"Yes, young man, yes, they have been carefully made," replied Fred without raising his head. "You see, there are steps that come, and steps that go back."
"And the man had a bicycle!" cried the reporter.
Here, after looking at the marks of the bicycle, which followed, going and coming, the neat footprints, I thought I might intervene.
"The bicycle explains the disappearance of the murderer's big footprints," I said. "The murderer, with his rough boots, mounted a bicycle. His accomplice, the wearer of the neat boots, had come to wait for him on the edge of the lake with the bicycle. It might be supposed that the murderer was working for the other."
"No, no!" replied Rouletabille with a strange smile. "I have expected to find these footmarks from the very beginning. These are not the footmarks of the murderer!"
"Then there were two?"
"No—there was but one, and he had no accomplice."
"Very good!—Very good!" cried Frédéric Larsan.
"Look!" continued the young reporter, showing us the ground where it had been disturbed by big and heavy heels; "the man seated himself there, and took off his hobnailed boots, which he had worn only for the purpose of misleading detection, and then no doubt, taking them away with him, he stood up in his own boots, and quietly and slowly regained the high road, holding his bicycle in his hand, for he could not venture to ride it on this rough path. That accounts for the lightness of the impression made by the wheels along it, in spite of the softness of the ground. If there had been a man on the bicycle, the wheels would have sunk deeply into the soil. No, no; there was but one man there, the murderer on foot."
"Bravo!—bravo!" cried Fred again, and coming suddenly towards us and, planting himself in front of Monsieur Robert Darzac, he said to him:—
"If we had a bicycle here, we might demonstrate the correctness of the young man's reasoning, Monsieur Robert Darzac. Do you know whether there is one at the château?"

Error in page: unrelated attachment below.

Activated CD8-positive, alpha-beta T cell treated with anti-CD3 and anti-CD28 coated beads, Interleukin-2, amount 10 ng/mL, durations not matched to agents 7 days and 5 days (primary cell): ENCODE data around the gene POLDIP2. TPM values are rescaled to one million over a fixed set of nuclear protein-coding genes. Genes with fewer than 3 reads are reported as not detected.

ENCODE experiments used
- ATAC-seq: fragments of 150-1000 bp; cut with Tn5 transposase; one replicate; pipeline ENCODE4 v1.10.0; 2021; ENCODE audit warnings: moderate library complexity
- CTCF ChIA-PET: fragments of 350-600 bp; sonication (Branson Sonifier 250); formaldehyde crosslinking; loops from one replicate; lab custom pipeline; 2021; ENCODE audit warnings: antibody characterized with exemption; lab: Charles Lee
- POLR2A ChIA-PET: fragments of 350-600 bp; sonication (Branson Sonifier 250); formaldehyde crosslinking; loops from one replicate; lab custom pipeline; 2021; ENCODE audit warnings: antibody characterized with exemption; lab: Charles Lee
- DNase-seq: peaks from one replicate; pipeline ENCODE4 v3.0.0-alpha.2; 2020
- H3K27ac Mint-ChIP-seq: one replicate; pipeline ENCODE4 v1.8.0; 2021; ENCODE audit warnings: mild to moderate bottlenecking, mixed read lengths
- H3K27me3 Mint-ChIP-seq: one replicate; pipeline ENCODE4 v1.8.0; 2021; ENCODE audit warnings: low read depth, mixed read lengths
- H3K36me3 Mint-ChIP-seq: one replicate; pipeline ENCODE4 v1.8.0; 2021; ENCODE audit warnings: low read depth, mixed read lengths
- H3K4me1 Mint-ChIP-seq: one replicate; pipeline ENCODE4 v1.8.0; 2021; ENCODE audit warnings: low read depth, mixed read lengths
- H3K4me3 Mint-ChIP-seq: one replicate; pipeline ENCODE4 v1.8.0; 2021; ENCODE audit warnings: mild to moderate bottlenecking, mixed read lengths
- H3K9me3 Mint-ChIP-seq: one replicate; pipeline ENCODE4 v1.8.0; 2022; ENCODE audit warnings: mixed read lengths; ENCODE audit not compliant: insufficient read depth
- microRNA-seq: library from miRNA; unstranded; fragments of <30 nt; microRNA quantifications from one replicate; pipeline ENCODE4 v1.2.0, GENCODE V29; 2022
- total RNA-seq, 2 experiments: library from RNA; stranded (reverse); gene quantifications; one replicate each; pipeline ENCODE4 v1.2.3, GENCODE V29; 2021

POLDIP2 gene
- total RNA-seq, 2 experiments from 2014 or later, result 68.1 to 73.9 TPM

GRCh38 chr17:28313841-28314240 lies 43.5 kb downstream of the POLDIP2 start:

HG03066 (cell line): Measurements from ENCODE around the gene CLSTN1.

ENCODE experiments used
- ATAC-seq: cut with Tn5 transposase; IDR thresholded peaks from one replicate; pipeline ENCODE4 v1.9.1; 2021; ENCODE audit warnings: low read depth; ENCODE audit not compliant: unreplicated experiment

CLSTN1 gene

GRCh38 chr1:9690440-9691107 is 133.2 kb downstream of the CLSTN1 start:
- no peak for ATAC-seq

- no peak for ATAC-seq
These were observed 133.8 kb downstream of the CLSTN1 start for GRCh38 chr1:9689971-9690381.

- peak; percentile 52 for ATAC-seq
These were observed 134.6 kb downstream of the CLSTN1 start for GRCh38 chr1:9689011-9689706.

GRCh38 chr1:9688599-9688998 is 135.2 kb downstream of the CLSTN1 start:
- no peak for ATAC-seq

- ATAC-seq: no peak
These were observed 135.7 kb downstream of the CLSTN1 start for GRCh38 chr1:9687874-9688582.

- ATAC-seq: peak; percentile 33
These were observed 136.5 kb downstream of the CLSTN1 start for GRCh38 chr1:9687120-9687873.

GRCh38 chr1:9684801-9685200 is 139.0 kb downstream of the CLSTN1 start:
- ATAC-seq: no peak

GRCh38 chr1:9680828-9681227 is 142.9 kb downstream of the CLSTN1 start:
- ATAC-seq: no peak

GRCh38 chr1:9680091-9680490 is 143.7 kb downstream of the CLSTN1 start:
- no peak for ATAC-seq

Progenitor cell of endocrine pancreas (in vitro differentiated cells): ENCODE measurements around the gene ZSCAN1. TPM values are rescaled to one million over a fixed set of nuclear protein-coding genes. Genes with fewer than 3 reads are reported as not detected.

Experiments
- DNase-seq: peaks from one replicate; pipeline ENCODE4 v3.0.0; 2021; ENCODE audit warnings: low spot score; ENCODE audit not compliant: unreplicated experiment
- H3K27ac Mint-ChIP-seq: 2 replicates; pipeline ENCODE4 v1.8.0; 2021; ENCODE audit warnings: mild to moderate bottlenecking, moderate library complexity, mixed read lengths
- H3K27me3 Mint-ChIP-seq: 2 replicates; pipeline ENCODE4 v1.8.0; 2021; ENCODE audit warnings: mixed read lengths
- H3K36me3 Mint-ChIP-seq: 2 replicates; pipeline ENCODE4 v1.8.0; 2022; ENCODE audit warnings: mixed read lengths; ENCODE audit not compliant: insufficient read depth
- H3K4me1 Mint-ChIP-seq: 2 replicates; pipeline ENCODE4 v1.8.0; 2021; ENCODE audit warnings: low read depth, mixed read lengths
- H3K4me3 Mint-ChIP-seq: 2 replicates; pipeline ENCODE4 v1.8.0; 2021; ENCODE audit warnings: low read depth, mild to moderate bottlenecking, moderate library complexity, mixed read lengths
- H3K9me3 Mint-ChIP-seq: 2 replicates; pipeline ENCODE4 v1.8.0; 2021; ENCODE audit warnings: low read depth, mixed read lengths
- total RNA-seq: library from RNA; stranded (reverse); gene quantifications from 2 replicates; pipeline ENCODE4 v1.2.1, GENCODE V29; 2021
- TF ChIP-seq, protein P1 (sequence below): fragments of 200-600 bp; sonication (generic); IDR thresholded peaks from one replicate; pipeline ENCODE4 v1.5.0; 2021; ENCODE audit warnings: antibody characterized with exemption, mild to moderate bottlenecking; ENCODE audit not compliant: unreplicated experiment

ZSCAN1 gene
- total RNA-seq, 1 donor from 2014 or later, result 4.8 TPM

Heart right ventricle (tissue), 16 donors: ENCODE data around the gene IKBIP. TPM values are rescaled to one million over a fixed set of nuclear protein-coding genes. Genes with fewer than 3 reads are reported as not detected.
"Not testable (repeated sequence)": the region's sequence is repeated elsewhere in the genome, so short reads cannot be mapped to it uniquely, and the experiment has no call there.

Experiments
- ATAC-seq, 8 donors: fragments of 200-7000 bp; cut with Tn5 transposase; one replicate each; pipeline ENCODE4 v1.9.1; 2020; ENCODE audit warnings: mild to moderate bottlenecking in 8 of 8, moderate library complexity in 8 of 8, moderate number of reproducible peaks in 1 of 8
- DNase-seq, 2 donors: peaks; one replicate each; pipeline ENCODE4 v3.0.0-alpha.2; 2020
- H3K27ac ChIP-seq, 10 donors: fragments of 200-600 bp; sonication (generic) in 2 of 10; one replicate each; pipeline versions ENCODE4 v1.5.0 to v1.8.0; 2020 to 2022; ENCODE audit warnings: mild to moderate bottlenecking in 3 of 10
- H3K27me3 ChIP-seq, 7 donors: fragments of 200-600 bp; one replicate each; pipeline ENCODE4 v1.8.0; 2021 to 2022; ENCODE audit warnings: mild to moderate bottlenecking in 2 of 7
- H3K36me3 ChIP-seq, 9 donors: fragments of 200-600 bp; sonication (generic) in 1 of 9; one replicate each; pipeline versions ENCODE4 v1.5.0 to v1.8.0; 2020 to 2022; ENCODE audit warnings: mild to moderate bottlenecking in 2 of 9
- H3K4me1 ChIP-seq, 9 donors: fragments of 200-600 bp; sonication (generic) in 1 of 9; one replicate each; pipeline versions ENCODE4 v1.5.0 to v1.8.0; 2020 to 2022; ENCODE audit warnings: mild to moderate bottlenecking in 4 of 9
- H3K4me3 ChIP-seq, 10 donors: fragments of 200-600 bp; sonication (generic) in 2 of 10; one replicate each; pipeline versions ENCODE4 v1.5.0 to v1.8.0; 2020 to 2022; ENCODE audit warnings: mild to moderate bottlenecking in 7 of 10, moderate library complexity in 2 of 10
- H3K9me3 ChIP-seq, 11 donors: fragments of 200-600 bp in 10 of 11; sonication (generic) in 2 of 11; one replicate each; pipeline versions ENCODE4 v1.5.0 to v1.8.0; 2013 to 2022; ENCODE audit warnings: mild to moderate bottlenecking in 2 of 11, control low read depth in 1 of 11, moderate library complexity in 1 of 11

"No!" replied Monsieur Darzac. "There is not. I took mine, four days ago, to Paris, the last time I came to the château before the crime."
"That's a pity!" replied Fred, very coldly. Then, turning to Rouletabille, he said: "If we go on at this rate, we'll both come to the same conclusion. Have you any idea, as to how the murderer got away from The Yellow Room?"
"Yes," said my young friend; "I have an idea."
"So have I," said Fred, "and it must be the same as yours. There are no two ways of reasoning in this affair. I am waiting for the arrival of my chief before offering any explanation to the examining magistrate."
"Ah! Is the Chief of the Sûreté coming?"
"Yes, this afternoon. He is going to summon, before the magistrate, in the laboratory, all those who have played any part in this tragedy. It will be very interesting. It is a pity you won't be able to be present."
"I shall be present," said Rouletabille confidently.
"Really—you are an extraordinary fellow—for your age!" replied the detective in a tone not wholly free from irony. "You'd make a wonderful detective—if you had a little more method—if you didn't follow your instincts and that bump on your forehead. As I have already several times observed, Monsieur Rouletabille, you reason too much; you do not allow yourself to be guided by what you have seen. What do you say to the handkerchief full of blood, and the red mark of the hand on the wall? You have seen the stain on the wall, but I have only seen the handkerchief."
"Bah!" cried Rouletabille, "the murderer was wounded in the hand by Mademoiselle Stangerson's revolver!"